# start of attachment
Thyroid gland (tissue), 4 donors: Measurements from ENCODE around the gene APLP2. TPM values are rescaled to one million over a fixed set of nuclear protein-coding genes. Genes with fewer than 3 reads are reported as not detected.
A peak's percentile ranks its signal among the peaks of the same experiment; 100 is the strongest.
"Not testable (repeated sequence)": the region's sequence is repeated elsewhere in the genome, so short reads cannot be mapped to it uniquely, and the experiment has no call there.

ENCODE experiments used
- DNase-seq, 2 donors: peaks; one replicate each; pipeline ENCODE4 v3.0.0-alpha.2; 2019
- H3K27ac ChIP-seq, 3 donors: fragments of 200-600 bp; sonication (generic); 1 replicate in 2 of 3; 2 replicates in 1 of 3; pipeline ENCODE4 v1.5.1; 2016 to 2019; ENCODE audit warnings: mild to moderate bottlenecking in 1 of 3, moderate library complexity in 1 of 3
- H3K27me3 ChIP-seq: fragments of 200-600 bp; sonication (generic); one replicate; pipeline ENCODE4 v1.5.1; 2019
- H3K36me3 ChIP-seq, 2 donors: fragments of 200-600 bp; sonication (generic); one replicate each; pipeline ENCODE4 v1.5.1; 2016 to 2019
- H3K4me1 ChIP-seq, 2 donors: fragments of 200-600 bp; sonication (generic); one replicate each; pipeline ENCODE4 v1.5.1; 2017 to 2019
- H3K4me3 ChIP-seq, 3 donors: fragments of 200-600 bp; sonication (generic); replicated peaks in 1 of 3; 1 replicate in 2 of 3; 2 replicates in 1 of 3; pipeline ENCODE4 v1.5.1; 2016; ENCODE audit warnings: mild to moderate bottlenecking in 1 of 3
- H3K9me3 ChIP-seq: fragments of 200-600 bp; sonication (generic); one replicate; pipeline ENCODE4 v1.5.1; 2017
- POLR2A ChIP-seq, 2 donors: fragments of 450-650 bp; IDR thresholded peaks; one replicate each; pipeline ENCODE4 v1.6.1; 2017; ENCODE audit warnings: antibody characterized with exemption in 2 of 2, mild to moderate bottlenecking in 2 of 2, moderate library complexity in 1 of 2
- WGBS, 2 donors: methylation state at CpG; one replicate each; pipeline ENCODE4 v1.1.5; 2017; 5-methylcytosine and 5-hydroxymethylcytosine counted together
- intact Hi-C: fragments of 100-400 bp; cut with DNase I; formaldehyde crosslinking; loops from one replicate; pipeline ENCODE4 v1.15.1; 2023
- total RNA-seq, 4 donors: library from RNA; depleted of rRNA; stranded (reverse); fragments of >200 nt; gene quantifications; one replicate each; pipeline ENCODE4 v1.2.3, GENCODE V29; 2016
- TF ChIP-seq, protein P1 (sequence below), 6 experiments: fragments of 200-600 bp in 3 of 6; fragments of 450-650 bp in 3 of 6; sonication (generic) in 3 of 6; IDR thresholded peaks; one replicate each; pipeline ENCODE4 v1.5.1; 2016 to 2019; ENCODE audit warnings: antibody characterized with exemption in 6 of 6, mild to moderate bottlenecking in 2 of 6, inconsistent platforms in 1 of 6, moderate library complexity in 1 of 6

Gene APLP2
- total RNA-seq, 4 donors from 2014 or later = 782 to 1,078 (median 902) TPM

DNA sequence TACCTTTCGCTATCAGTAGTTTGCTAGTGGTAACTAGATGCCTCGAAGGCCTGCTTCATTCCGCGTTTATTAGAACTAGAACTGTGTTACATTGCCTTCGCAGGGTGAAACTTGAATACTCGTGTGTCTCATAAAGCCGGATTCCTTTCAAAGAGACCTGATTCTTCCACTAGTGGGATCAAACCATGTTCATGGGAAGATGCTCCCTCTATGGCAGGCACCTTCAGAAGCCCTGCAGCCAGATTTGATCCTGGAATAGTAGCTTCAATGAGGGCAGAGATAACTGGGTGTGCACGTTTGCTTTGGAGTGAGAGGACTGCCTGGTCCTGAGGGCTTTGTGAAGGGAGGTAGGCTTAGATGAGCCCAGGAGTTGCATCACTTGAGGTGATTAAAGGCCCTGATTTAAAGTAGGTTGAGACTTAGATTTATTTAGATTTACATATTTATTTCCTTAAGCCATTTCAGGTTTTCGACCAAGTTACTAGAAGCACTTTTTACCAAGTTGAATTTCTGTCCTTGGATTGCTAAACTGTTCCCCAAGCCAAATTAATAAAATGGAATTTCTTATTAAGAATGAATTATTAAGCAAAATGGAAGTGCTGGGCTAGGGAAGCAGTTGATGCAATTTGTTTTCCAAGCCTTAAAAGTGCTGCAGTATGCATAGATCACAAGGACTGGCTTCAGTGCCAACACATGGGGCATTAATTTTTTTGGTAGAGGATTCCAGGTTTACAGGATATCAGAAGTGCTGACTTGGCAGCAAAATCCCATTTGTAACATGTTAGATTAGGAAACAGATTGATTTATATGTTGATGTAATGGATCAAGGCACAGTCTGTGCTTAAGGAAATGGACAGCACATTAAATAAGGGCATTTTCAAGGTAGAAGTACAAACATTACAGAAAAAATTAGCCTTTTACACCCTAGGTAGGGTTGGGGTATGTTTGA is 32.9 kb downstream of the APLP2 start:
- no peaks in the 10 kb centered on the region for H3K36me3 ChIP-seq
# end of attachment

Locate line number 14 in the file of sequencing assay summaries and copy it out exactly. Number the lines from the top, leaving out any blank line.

- intact Hi-C: fragments of 100-400 bp; cut with DNase I; formaldehyde crosslinking; loops from one replicate; pipeline ENCODE4 v1.15.1; 2023